Update: Some users have let me know in the comments that ASUS also supports double tapping to shut the screen off. This can definitely be helpful, but since you need to tap on a blank area you'll usually need to double tap on the status bar which can still be difficult to reach on such a large device. A side mounted power button definitely would have been most optimal, but the double tap to wake and shut off definitely mitigates the issue of having it on the top.

While the power button placement on the ZenFone 2 is questionable, I think ASUS has made a good call with their volume button placement. Much like the LG has been doing on their similarly sized devices, the ZenFone 2 places its volume rocker beneath the camera on the back of the phone. I have not heavily used any of LG's phones, and I was surprised at how quickly I adapted to having the volume buttons on the back. It's much more ergonomic than placing them on the left side on such a larger device, and it avoids the potential awkwardness of placing them on the right side. The volume rocker also has a circular spun finish much like ASUS's laptops, and I appreciate those types of very small details that ASUS could have easily left out but chose not to.

Overall I'm quite happy with the aesthetics and the feel of the ZenFone 2. Without holding it you could definitely be fooled into thinking it's made of aluminum, and when you do pick it up it still feels pretty good in the hand. I would be lying if I said I wasn't bitter about how easily the back got damaged though, and unless you're sure you'll never drop it I suggest getting a case or some other form of protection.

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  • der - Tuesday, May 26, 2015 - link

    Sweet review mates. Y'all the best!
  • Daniel Egger - Tuesday, May 26, 2015 - link

    Two things:
    1) The x86 problems are very real; about any serious Android application contains native code for performance reasons, the rest are very non-demanding gimmicks or simple games. There're still plenty of application which do not even attempt to run on x86 which can be easily seen by e.g. checking the F-Droid repository with the app. And of those which do run quite a few simply don't work correctly; I've found quite a few of those in the Humble Bundles. My suspicion is that the developers do compile them for x86 but do not really test them on that platform...
    2) Those Silvermont cores do have decent performance but I've yet to see a single implementation where battery life doesn't suck. One discovery I've made is that those devices are very reluctant to go into deep sleep, even with some tweaking they'll usually stay on the lowest possible frequency most of the time. Could be that the software is not quite ready to properly handle those Intel cores or they simply suck...
  • MikhailT - Tuesday, May 26, 2015 - link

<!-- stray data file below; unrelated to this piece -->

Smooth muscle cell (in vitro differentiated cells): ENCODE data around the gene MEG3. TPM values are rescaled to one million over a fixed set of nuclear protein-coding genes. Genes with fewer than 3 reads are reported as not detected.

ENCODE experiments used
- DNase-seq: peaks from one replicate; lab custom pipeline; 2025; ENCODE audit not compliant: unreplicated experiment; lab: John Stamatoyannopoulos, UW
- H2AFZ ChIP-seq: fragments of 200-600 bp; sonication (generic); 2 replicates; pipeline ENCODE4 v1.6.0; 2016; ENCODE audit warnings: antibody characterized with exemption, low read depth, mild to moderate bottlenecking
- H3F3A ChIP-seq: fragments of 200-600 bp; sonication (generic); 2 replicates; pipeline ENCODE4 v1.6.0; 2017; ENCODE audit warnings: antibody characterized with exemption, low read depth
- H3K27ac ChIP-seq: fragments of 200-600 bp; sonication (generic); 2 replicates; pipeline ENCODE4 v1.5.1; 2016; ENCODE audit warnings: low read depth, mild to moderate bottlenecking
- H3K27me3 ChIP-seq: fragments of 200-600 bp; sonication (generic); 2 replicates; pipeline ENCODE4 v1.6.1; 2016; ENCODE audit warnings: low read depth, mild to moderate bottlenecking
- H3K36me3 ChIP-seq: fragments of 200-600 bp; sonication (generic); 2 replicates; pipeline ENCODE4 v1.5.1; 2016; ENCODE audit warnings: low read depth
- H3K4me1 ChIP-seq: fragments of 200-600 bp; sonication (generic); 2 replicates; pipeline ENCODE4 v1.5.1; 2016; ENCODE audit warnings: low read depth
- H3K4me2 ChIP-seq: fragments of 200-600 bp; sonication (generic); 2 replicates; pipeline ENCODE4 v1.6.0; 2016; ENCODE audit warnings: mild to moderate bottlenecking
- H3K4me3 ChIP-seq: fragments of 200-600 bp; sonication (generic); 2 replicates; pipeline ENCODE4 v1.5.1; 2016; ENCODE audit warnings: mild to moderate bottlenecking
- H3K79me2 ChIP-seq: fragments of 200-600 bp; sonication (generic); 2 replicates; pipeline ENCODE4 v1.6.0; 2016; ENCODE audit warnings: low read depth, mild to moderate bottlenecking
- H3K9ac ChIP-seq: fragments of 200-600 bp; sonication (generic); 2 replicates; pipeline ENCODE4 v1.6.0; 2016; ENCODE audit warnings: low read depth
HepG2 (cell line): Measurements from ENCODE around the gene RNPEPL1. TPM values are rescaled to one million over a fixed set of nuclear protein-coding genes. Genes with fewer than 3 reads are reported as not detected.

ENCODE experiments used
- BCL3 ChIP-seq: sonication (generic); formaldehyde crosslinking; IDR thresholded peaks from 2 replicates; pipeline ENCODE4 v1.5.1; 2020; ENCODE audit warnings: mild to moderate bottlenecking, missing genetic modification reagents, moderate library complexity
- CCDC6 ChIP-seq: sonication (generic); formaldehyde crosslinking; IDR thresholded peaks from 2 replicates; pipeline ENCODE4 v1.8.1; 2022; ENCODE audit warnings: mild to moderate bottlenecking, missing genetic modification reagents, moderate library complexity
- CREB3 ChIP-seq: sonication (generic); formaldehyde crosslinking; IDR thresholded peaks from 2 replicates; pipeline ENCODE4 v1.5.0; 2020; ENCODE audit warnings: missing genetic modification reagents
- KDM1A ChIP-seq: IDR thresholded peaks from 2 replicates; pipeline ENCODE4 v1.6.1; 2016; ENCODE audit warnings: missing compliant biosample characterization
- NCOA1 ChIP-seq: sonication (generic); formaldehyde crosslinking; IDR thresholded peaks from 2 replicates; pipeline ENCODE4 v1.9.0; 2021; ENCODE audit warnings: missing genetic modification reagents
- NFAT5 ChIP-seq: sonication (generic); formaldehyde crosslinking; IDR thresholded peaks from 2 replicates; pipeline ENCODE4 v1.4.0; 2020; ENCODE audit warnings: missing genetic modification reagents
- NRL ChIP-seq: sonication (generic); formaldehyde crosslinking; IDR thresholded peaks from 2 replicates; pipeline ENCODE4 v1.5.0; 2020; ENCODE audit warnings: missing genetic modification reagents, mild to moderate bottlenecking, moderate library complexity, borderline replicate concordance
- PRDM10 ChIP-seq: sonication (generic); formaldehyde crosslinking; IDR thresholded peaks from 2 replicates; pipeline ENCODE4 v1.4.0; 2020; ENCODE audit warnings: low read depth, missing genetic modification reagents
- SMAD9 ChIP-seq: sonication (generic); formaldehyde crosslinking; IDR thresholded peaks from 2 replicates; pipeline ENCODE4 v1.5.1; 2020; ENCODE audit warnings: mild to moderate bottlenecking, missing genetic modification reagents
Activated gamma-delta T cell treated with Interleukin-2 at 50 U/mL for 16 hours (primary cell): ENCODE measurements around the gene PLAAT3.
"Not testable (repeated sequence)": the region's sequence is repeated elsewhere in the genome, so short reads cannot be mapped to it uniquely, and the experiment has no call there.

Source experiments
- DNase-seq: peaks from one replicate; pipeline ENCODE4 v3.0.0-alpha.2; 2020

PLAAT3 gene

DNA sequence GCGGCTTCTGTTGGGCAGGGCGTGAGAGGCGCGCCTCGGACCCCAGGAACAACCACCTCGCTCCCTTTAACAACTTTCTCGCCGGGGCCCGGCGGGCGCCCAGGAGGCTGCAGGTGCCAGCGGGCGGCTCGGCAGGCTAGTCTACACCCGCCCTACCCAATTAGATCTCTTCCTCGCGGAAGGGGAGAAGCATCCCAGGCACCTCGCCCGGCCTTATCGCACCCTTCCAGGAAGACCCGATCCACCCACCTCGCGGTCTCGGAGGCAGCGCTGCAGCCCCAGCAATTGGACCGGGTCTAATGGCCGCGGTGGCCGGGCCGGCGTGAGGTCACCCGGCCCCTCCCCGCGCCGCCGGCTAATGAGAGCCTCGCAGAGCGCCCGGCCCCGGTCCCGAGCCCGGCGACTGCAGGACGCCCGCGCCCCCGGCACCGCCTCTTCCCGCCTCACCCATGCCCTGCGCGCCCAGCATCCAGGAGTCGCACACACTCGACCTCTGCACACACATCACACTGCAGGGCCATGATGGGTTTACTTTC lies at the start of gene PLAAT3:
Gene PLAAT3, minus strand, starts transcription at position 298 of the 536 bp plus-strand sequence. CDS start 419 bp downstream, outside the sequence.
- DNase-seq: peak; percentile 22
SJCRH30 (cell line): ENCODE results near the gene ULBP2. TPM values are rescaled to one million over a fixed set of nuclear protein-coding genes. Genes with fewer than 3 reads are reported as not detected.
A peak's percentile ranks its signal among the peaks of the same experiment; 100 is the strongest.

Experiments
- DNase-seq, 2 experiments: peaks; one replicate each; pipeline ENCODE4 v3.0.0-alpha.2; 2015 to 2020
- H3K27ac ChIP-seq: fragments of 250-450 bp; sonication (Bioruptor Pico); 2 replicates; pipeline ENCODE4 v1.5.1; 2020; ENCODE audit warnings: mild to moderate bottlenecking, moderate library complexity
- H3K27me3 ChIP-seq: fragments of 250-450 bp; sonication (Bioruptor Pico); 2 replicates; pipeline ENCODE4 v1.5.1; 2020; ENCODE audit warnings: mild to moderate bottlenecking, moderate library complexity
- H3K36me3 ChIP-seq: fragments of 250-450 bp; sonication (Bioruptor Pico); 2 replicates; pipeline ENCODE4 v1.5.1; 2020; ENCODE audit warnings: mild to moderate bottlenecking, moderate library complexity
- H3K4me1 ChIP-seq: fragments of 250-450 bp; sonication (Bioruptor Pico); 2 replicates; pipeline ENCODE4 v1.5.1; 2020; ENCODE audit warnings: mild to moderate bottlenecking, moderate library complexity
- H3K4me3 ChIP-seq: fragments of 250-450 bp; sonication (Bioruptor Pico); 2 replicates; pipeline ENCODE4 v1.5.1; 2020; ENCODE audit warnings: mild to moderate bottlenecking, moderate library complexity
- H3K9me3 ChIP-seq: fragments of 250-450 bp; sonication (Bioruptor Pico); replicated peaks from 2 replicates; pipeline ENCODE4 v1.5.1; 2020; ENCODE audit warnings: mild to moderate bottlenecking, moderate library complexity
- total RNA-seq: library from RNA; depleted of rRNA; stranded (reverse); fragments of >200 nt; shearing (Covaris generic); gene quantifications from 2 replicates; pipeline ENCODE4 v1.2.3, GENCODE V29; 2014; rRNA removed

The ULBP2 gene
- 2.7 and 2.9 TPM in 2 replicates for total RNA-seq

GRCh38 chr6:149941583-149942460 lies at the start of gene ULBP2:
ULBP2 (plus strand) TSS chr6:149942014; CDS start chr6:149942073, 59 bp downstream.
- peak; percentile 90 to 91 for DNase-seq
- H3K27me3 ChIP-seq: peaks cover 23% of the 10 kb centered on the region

Both are software issues. Google doesn't have any incentives to stick with ARM only, they'd want to work with Intel to fix these issues.

    At my work, we had an issue where our app would crash on Intel devices, it took us a few weeks to figure out that it was a low-level bug in Android. We filed a bug report but no news if Google or Intel will fix it. We managed to work around it but it was difficult and took a lot of time.

    The latest rumors is that Android M is supposed to work on the battery issues. Hopefully, that includes optimization for Intel SoCs.
  • kpb321 - Tuesday, May 26, 2015 - link

    I was surprised that the review seemed to skip this entirely. It is certainly an issue when dealing with x86 android phones. Theoretically any app that doesn't include NDK "should" work fine on x86. My experience with Android phones/tablets was that I don't ever recall installing a single app that had NDK in the permissions list so it didn't seem like it was very common to me. On the other hand I've never actually had an intel tablet to actually see how good or bad it was.
  • Brandon Chester - Tuesday, May 26, 2015 - link

    I also reviewed the Venue 8, and like I said in both this review and that review, I have never found a single app that doesn't work because the SoC is x86. A lot of people like to say that there are lots of apps that have issues, but they never seem to name any so there's no way for me to actually confirm that. If people do know of some problematic apps please let me know via email or Twitter so I can take a look.
  • Muyoso - Tuesday, May 26, 2015 - link

    An app called Photo direct that I use for work crashes instantly when launched.
  • rocketbuddha - Wednesday, May 27, 2015 - link

    I bought a Dell Venue 8 with KitKat
    and found that it was the POS.
    Dunno if it was 1GB RAM that came with it, but it was hanging even while opening tabs in chrome/stock browser.

    With Lollipop, Google officially has both a ARM as well as x86 version it tests and releases. Pre-lollipop it was Intel who customized Android to work with its Atom processors.
  • Maleficum - Saturday, May 30, 2015 - link

    Brandon, you'd be really surprised to know that most apps in the top charts are using NDK.

    Google claims that 85% apps are written in Java. I'm not saying it's a lie, but it is far from realistic since most apps in the top charts - apps most people use most of their time - are NDK based.

    Even more surprising would be the fact that roughly half of these apps contain ARM binaries only, thus forced to run via binary translation that results in a performance reduction of roughly 70% while the power consupmtion doubles.

    In that sense, your article is misleading IMHO, simply repeating Google's claims.


    I think it's clear why so many apps are NDK based: Java isn't simply the right language for computationally intensive apps, and primitive apps written in Java cannot make it into the top charts.

    And app developers aren't interested much in supporting x86 natively considering the tiny market share. No one can blame them for neglecting x86.

    That's the reason why I'd never buy nor recommend x86 Android phones, and Intel having difficulties getting foothold in mobile segment.

    I think it would be worth an investigation and probably a separate article.
  • Thunderc8 - Saturday, May 30, 2015 - link

    I have installed all known apps and then some and all working perfect and super fast. If what you say is true then Intel CPU is a beast since it looses so much performance and at the same time is so Damn fast.
  • coolied - Wednesday, May 27, 2015 - link

    NDK wouldn't be in the permissions list, it simply means the app was coded in C++ and not JAVA. Unfortunately, most apps you would WANT to run and run WELL are written in C++ aka most 3D games.